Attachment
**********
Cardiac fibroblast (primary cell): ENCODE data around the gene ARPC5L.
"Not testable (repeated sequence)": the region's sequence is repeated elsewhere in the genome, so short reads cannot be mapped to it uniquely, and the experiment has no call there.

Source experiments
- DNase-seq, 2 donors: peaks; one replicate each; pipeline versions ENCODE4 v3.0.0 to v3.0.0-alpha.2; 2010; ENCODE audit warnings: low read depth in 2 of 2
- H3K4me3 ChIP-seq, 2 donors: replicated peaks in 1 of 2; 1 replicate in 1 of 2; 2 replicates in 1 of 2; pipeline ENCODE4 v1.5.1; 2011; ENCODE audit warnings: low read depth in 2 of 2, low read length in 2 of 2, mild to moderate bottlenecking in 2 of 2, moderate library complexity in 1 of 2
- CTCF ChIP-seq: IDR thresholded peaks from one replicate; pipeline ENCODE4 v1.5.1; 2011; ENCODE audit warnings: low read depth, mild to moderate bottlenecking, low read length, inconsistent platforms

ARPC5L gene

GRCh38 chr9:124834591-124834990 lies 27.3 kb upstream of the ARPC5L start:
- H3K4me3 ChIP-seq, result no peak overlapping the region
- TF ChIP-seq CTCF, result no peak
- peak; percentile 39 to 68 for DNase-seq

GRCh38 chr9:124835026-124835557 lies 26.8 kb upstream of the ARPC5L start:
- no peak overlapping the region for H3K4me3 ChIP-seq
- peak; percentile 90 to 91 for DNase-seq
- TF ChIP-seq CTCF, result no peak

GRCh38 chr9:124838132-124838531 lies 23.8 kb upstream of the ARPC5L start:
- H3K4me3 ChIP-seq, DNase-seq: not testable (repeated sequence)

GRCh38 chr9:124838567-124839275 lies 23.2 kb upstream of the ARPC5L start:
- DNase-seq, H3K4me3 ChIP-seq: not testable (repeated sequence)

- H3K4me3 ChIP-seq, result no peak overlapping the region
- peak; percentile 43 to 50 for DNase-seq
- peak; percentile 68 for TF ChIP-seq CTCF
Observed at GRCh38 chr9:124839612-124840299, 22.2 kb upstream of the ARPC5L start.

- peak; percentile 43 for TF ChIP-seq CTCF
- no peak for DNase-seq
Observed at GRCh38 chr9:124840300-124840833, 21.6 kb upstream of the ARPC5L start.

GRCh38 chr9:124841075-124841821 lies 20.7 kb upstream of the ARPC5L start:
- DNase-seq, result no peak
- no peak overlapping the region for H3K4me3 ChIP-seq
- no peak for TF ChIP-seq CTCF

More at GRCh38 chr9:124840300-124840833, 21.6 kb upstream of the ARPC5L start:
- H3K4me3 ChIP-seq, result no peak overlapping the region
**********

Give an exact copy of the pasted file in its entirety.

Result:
Cardiac fibroblast (primary cell): ENCODE data around the gene ARPC5L.
"Not testable (repeated sequence)": the region's sequence is repeated elsewhere in the genome, so short reads cannot be mapped to it uniquely, and the experiment has no call there.

Source experiments
- DNase-seq, 2 donors: peaks; one replicate each; pipeline versions ENCODE4 v3.0.0 to v3.0.0-alpha.2; 2010; ENCODE audit warnings: low read depth in 2 of 2
- H3K4me3 ChIP-seq, 2 donors: replicated peaks in 1 of 2; 1 replicate in 1 of 2; 2 replicates in 1 of 2; pipeline ENCODE4 v1.5.1; 2011; ENCODE audit warnings: low read depth in 2 of 2, low read length in 2 of 2, mild to moderate bottlenecking in 2 of 2, moderate library complexity in 1 of 2
- CTCF ChIP-seq: IDR thresholded peaks from one replicate; pipeline ENCODE4 v1.5.1; 2011; ENCODE audit warnings: low read depth, mild to moderate bottlenecking, low read length, inconsistent platforms

ARPC5L gene

GRCh38 chr9:124834591-124834990 lies 27.3 kb upstream of the ARPC5L start:
- H3K4me3 ChIP-seq, result no peak overlapping the region
- TF ChIP-seq CTCF, result no peak
- peak; percentile 39 to 68 for DNase-seq

GRCh38 chr9:124835026-124835557 lies 26.8 kb upstream of the ARPC5L start:
- no peak overlapping the region for H3K4me3 ChIP-seq
- peak; percentile 90 to 91 for DNase-seq
- TF ChIP-seq CTCF, result no peak

GRCh38 chr9:124838132-124838531 lies 23.8 kb upstream of the ARPC5L start:
- H3K4me3 ChIP-seq, DNase-seq: not testable (repeated sequence)

GRCh38 chr9:124838567-124839275 lies 23.2 kb upstream of the ARPC5L start:
- DNase-seq, H3K4me3 ChIP-seq: not testable (repeated sequence)

- H3K4me3 ChIP-seq, result no peak overlapping the region
- peak; percentile 43 to 50 for DNase-seq
- peak; percentile 68 for TF ChIP-seq CTCF
Observed at GRCh38 chr9:124839612-124840299, 22.2 kb upstream of the ARPC5L start.

- peak; percentile 43 for TF ChIP-seq CTCF
- no peak for DNase-seq
Observed at GRCh38 chr9:124840300-124840833, 21.6 kb upstream of the ARPC5L start.

GRCh38 chr9:124841075-124841821 lies 20.7 kb upstream of the ARPC5L start:
- DNase-seq, result no peak
- no peak overlapping the region for H3K4me3 ChIP-seq
- no peak for TF ChIP-seq CTCF

More at GRCh38 chr9:124840300-124840833, 21.6 kb upstream of the ARPC5L start:
- H3K4me3 ChIP-seq, result no peak overlapping the region